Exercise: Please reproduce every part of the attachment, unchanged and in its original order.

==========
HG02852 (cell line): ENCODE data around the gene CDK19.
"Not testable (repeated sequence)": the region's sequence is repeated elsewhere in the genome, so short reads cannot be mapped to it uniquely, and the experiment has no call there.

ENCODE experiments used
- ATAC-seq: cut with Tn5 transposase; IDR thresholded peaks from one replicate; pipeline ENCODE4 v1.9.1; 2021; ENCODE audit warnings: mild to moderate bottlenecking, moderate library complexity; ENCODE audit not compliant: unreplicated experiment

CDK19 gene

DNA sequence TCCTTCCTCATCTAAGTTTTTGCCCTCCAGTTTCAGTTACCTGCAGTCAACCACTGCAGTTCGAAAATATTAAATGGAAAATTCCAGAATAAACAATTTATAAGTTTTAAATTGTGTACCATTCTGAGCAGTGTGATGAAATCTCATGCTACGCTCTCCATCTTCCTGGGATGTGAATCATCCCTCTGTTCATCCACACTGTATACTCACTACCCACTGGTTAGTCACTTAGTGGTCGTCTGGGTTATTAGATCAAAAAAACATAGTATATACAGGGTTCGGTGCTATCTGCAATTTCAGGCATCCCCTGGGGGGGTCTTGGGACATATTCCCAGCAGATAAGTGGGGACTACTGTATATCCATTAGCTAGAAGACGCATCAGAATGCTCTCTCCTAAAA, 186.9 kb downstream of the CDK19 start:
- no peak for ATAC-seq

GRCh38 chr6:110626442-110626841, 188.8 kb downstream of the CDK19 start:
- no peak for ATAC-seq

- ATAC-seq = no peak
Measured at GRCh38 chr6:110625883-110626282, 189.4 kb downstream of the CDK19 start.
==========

HG02852 (cell line): ENCODE data around the gene CDK19.
"Not testable (repeated sequence)": the region's sequence is repeated elsewhere in the genome, so short reads cannot be mapped to it uniquely, and the experiment has no call there.

ENCODE experiments used
- ATAC-seq: cut with Tn5 transposase; IDR thresholded peaks from one replicate; pipeline ENCODE4 v1.9.1; 2021; ENCODE audit warnings: mild to moderate bottlenecking, moderate library complexity; ENCODE audit not compliant: unreplicated experiment

CDK19 gene

DNA sequence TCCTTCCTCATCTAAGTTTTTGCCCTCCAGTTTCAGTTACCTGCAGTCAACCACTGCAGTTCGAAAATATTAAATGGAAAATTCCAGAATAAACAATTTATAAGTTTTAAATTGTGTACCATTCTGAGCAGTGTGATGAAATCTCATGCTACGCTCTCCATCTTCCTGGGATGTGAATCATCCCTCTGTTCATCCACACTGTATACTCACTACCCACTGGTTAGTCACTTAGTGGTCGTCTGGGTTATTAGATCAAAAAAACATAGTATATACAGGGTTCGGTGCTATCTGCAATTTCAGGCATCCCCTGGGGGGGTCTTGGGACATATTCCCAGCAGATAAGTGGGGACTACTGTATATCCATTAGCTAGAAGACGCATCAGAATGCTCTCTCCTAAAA, 186.9 kb downstream of the CDK19 start:
- no peak for ATAC-seq

GRCh38 chr6:110626442-110626841, 188.8 kb downstream of the CDK19 start:
- no peak for ATAC-seq

- ATAC-seq = no peak
Measured at GRCh38 chr6:110625883-110626282, 189.4 kb downstream of the CDK19 start.